Type Three’s basic fear is of being valueless and without inherent worth, and their basic desire is to have value, which can lead to the endless pursuit of success. Threes identify with a self-image that meets the expectations of others and most want to hear that they are loved for who they are, rather than what they do. They resist acknowledging feelings of self-judgment and emptiness; desiring, instead, to be seen as poised, commendable, efficient, and effective.

Threes attempt to solve inner conflict by being assertive. They hold their position and expand their egos when challenged. Threes defend against loss and disappointment by being competent. They prioritize being non-reactive, objective, efficient, and capable and minimize consideration of their own feelings, taking cues from others regarding what might be appropriate emotions. The thought is, “There’s an efficient solution to this — we just need to get to work” (Riso & Hudson, 1999, p. 68).

When Threes handle stress unskillfully, they move toward the unhealthy Nine. They burn-out and disengage from the world, becoming distant and seemingly apathetic. When Threes respond maturely, they learn to invest more in relationships and introspection, becoming reflective, inner-guided, loyal team-players, like healthy Sixes. At their most mature, Threes embrace the virtue of authenticity and embody fundamental value.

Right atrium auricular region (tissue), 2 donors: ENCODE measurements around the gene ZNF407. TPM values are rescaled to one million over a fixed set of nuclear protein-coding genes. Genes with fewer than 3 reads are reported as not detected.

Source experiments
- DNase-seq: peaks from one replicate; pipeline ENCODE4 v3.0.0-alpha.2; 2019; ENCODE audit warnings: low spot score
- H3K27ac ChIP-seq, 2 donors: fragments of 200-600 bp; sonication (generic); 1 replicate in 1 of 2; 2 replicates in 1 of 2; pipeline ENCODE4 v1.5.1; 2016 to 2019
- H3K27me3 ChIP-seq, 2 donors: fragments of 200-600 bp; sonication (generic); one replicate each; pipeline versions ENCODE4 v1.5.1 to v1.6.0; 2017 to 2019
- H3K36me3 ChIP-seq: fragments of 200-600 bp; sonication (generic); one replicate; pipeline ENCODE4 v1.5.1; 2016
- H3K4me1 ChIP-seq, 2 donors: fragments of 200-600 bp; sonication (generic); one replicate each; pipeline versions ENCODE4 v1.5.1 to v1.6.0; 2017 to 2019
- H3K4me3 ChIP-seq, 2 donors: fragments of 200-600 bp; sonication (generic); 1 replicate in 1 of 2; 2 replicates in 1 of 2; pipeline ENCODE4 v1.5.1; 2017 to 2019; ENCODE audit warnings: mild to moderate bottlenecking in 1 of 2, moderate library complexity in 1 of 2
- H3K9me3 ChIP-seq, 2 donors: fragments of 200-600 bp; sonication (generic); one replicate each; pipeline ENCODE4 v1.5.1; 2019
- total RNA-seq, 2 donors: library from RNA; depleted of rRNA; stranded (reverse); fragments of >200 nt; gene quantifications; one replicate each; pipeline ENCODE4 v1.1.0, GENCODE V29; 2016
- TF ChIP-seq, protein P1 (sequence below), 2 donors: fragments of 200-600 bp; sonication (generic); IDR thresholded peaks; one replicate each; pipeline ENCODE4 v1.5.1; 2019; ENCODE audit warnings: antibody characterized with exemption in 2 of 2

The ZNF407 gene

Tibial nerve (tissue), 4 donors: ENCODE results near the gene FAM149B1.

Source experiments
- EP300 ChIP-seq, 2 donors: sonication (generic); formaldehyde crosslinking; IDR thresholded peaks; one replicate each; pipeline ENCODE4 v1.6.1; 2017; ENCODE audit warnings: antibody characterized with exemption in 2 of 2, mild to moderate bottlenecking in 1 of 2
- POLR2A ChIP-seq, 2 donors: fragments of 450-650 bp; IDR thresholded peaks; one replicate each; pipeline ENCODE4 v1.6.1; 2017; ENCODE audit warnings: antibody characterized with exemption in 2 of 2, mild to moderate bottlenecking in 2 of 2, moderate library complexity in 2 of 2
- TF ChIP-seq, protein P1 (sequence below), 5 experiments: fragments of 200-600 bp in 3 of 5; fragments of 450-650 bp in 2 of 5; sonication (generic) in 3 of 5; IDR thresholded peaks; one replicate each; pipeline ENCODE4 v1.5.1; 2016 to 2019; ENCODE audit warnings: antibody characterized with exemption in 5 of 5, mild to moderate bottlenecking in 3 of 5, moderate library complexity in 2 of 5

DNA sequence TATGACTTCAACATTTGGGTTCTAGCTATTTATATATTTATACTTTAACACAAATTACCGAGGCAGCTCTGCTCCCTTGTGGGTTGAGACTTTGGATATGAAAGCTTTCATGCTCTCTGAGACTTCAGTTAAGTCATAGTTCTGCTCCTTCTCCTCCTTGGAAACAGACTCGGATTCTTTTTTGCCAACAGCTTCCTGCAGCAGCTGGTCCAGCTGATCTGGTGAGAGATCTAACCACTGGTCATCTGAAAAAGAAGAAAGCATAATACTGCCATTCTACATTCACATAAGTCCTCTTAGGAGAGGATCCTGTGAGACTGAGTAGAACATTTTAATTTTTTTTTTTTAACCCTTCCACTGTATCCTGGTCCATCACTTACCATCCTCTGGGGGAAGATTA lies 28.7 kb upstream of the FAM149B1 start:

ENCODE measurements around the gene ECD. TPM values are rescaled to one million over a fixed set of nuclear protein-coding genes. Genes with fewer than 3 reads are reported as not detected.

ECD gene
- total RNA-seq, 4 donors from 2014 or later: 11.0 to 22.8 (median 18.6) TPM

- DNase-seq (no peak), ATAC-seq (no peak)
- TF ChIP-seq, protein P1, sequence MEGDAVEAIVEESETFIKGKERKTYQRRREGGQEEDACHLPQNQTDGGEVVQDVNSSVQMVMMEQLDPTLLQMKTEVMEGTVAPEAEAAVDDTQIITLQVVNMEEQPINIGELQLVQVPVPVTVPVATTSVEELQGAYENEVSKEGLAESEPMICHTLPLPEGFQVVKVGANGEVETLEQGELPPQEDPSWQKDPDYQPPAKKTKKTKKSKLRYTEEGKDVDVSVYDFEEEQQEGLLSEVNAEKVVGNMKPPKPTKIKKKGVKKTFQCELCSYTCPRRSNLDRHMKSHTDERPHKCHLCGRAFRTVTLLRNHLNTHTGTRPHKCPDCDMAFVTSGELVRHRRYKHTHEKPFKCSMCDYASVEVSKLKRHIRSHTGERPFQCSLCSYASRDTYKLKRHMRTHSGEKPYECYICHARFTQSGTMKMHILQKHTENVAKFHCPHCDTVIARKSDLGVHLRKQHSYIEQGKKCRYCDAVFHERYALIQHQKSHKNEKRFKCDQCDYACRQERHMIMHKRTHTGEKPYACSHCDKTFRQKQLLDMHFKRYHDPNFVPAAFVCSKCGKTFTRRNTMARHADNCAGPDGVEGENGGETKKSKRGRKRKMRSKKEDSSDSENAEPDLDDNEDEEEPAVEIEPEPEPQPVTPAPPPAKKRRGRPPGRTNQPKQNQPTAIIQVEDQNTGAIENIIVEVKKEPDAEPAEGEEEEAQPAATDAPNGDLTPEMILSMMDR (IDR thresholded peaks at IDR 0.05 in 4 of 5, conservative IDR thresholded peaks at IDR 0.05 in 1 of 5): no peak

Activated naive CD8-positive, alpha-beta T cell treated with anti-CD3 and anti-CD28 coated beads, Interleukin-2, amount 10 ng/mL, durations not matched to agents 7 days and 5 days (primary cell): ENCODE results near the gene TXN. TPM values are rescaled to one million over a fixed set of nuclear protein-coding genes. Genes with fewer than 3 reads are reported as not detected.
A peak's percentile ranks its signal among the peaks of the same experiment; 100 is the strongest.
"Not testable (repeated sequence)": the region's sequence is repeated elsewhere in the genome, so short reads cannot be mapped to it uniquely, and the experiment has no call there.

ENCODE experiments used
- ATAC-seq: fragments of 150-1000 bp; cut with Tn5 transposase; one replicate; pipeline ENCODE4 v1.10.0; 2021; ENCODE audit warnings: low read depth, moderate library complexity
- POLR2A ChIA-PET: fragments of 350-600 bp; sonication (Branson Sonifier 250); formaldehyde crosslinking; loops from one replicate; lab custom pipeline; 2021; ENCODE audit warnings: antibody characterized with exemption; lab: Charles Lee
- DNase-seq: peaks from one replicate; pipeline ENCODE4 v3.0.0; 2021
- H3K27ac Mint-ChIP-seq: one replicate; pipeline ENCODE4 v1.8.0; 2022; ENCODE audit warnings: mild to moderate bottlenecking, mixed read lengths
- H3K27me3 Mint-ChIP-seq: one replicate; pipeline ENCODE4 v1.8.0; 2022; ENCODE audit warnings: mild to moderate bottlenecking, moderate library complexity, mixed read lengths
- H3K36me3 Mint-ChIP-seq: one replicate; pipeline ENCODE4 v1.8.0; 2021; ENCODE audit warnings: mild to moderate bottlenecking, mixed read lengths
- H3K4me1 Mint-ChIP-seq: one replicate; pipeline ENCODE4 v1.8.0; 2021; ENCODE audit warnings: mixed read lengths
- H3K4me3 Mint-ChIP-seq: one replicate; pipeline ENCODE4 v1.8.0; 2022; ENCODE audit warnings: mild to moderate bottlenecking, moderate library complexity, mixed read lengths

The path of growth for Threes is toward genuine self-expression. Threes must practice telling themselves the truth about how they really feel and acting on that truth unashamedly. Ultimately, Threes must learn to own their authentic dignity.

Coming soon: Enneagram Type Four



Almaas, A. H. (2000). Facets of unity: The enneagram of holy ideas. Shambhala Publications.

Chestnut, B. (2013). The complete Enneagram: 27 paths to greater self-knowledge. She Writes Press.

Lilly, J. C., & Hart, J. E. (1975). The Arica Training. In C. Tart (Ed.), Transpersonal psychologies, (pp. 329–351). Harper & Row.

Naranjo, C. (1994). Character and neurosis: An integrative view. Gateways/IDHHB.

Naranjo, C. (1990). Ennea-type structures: Self-analysis for the seeker. Gateways/IDHHB Incorporated.

Palmer, H. (1988). The enneagram: Understanding yourself and the others in your life. Harper & Row.

Riso, D. R., & Hudson, R. (1999). The wisdom of the Enneagram: The complete guide to psychological and spiritual growth for the nine personality types. Bantam.


Dear friend,

May your mind be peaceful and calm, may your body be relaxed and comfortable, and may your heart be filled with love.

Thank you for reading.

Blessings and gratitude, Ani